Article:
This section is from the book "Complete Self-Instructing Library Of Practical Photography", by J. B. Schriever. Also available from Amazon: Complete Self-Instructing Library Of Practical Photography.
Moonlight Effects. With a very bright moon exposures at night need not be lengthy. An open view, like a large city square, may be taken in four or five minutes, using stop F. 8 and a rapid plate. An open view in the country, free from artificial lighting, would take from half to three-quarters of an hour. There is no use attempting work in the country at night, except by moonlight. A farm building, a country road with clumps of trees, and perhaps a little cottage set back from the road, or objects of this kind, help to build up very pretty moonlight views.
512. Care must be exercised not to include the moon in the view, as the result will be a long, elliptically-shaped mark across the sky as a result of movement. Almost all night photographs including a moon are faked. (See Illustration 47, "A Moonlight Effect.") The method of their production is to snap-shot against the sun when the sun is partly hidden by clouds, or the sun is very red, and develop the negative up thin. Certainly these faked night pictures are very pretty, but they depend largely upon cloud effects. A red sunset gives better moonlight effects on account of its decreased actinic power. The artificial sources of illumination which are sometimes put in with the brush give a false and very feeble idea of light and shadow.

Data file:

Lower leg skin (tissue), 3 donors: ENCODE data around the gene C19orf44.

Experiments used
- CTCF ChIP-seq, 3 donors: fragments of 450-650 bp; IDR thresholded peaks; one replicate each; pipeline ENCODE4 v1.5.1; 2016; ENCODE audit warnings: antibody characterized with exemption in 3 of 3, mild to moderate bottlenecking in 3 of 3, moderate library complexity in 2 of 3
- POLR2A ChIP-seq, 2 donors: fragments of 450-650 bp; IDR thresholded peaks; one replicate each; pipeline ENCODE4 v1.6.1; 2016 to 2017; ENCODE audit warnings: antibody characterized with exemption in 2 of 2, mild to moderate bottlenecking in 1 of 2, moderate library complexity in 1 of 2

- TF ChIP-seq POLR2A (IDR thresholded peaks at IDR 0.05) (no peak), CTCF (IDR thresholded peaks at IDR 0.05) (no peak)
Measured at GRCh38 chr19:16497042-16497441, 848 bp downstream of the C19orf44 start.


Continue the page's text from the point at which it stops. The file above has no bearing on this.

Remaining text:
Photographing The Moon. There is a way, however, to include a real moon in the photograph, by simply making an exposure of the moon, capping the lens and then waiting until the moon has moved higher and out of the view, when the exposure can be continued. This is perhaps the very best method of securing a moon in the view, and it can be strengthened considerably by careful local intensification and pencil work. Avoid over-exposure in moonlight photography. There is a considerable amount of latitude in night work in the country. You should never give more than 30 minutes on a well lighted scene with full moon, a rapid plate and the lens stopped to F. 11. If you give double this exposure the result is apt to be a " daylight" effect, no matter how carefully the plate is developed.
Panoramic Views. Panoramic Views may be taken on a single plate, making the photograph from a great distance and then enlarging the horizon of the negative and trimming the rest away; or, two or more plates may be exposed, turning the camera on its center and joining the prints together. But in this case it is preferable to be very much nearer the subject to be photographed, otherwise the scene will be so small that the whole picture will present a mass of minute detail, only discernable with a powerful magnifier.
Snow Scenes. Either city or open country abound in choice subjects for night photography after a fall of snow, when everything is covered with a white mantle. If the night is clear and the objects stand out sharply owing to the reflected light from the snow, the illumination is increased and the exposure, therefore, is cut down approximately one-half. Under such circumstances it would be possible to make a fully lighted street scene, using a rapid plate and F. 11 stop, in 5 to 10 minutes.